The front of the house has an expansive openness with the cantilevered corrugated iron roof hovering over deep space –  like coming across a beautiful clearing in the woods.  This area also brings to mind a hard day in the shed now relaxing with a beer under the old tree – full of references together welcoming and laid back.

Why unconventional architecture changes lives for the better?  

A big claim but true.  An imaginative design process has gone into how to unite and transform the two existing structures on site to work positively for a family going into the 21st century.

The first thing as mentioned is that Elkan clearly loves, respects and working with timber. The timber in the house will age beautifully and it will happily capture the history of the inhabitants as quality timber does.   It will develop its own patina from exposure to prevailing conditions. Timber has been used structurally but also to create ambiance and art.  If a thing is worth doing why not do it efficiently and imaginatively.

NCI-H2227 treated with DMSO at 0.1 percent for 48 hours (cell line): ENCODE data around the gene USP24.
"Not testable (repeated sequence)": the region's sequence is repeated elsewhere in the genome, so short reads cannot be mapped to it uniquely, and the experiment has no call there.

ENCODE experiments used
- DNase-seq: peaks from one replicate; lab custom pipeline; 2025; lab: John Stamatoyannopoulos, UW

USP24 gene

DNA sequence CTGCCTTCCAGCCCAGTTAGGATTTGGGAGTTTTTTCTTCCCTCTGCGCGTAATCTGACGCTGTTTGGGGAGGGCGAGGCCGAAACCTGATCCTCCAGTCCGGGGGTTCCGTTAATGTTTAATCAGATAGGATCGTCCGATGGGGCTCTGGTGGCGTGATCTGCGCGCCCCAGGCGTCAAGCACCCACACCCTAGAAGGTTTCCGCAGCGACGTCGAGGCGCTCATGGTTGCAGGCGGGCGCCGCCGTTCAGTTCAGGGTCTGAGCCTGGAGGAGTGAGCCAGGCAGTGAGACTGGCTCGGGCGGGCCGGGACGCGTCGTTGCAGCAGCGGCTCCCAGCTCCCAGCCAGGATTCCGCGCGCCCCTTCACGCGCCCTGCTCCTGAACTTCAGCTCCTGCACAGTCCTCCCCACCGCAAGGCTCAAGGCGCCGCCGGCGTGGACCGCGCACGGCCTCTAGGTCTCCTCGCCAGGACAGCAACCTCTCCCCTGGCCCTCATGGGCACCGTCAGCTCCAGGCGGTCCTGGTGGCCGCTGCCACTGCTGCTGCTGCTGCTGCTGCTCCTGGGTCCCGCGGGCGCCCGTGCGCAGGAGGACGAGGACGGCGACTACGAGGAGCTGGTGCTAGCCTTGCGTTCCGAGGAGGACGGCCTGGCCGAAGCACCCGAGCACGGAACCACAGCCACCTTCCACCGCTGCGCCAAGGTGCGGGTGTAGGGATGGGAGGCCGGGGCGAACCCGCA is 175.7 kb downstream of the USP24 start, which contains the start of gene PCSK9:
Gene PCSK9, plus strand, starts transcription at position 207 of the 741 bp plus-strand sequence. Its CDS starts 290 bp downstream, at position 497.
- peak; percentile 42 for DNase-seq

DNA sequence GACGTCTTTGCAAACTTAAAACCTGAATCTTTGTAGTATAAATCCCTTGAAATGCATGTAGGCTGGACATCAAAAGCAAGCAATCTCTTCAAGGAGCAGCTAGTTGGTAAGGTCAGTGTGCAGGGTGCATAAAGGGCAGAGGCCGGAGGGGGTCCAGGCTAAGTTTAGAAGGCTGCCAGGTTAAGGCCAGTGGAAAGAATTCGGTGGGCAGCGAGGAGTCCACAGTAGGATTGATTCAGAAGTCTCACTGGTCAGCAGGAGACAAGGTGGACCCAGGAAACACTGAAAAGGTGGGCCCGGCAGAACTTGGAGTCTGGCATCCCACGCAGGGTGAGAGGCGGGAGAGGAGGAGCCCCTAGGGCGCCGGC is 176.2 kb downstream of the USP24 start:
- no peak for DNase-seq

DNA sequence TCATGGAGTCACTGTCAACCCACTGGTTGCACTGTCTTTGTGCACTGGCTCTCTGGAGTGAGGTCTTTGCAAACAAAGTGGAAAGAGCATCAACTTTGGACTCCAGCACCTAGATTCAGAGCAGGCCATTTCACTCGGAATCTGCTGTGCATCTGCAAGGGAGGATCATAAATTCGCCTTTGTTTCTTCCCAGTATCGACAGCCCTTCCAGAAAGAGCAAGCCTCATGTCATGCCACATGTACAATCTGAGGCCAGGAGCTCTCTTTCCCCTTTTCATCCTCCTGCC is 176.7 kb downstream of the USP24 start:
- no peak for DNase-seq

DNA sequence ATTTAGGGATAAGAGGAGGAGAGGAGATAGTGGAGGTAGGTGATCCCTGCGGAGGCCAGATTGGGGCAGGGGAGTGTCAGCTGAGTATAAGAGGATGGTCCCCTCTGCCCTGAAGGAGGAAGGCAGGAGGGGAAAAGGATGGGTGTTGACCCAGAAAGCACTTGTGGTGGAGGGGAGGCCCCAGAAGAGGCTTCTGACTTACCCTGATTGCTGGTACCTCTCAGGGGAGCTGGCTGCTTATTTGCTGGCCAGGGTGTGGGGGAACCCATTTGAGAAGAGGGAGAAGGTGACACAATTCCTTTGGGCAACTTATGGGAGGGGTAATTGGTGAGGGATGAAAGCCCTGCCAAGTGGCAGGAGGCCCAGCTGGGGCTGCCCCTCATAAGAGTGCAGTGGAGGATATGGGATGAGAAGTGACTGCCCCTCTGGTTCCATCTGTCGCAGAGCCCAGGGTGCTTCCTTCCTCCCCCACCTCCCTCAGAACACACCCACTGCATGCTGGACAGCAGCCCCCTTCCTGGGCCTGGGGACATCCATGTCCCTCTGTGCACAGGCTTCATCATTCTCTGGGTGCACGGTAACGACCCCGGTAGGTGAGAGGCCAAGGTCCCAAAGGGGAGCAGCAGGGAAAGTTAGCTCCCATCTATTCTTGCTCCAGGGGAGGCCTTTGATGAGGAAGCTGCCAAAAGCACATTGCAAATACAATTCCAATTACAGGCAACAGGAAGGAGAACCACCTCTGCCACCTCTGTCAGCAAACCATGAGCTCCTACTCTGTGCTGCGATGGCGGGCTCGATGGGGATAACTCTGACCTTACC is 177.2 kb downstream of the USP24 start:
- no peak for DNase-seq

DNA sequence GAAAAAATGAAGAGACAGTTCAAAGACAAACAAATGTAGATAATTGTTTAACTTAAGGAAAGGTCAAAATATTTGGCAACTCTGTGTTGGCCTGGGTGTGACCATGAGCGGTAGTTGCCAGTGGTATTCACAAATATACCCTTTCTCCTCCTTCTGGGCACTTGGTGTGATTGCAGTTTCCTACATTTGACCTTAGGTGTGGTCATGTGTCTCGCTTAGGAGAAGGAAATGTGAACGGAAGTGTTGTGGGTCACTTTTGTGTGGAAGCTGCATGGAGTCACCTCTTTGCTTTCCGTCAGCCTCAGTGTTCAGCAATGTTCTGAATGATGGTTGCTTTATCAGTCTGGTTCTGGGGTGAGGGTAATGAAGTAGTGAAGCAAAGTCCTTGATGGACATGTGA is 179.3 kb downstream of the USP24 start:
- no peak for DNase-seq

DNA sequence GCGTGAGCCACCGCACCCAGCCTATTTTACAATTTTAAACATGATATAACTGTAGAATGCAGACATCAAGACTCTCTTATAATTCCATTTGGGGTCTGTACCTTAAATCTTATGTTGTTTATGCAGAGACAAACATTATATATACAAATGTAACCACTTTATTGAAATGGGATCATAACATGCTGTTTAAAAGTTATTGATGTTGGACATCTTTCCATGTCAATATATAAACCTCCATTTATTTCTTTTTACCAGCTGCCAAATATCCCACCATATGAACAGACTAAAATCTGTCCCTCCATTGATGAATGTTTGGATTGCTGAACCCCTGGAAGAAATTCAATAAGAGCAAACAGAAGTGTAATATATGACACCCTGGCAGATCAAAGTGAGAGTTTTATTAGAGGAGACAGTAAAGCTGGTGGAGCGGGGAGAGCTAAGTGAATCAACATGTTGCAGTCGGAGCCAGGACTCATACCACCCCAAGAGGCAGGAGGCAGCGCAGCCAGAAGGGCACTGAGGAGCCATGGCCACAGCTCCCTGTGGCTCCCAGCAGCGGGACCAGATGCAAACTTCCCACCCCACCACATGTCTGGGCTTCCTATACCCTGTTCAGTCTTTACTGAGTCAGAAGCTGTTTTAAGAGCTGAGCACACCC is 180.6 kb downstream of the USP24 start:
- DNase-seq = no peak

The architect understands that a house or home is so much more than four walls, kitchen, dining and lounge.  It is clear from looking at Elkan’s portfolio that conventional is not in his vocabulary, a blessing for the clients.  For more proof of this visit South Coast Container House on Matt Elkan’s website.

Secondly, the house is not over-designed it displays judicious demarcations of space and clever glazing solutions to ensure use of space in the house is maximised for both summer and winter.  Space is organised in an elongated cross to take advantage of the sun’s position across the entire year.

Furthermore, this house has an ideal indoor-outdoor ratio; the family, with individual members, has access to a number of discrete areas inside and outside the house.  The multiple relaxation areas take care of both privacy and entertaining issues.  This is a focused house where all members of the family are catered for.  An added bonus is the fact that nature is so much part of interiors.

Matt Elkan’s singular vision!

The architect is not following any trend and that for the clients is a plus!  If there is a trend it is that of architecture realising and focusing on lifestyle rather than trappings.  This is a home the inhabitants will love occupying because it reflects an image of themselves as interesting, appreciative of both art and atypical, yet sophisticated rusticism.  The key here is that the clients have at once a practical and a sustainable home (self-watering roof and tank as well as concrete and timber).  In short a home designed for lifestyle.  This idea embodied also in the fact that this house will be easy to maintain and look after.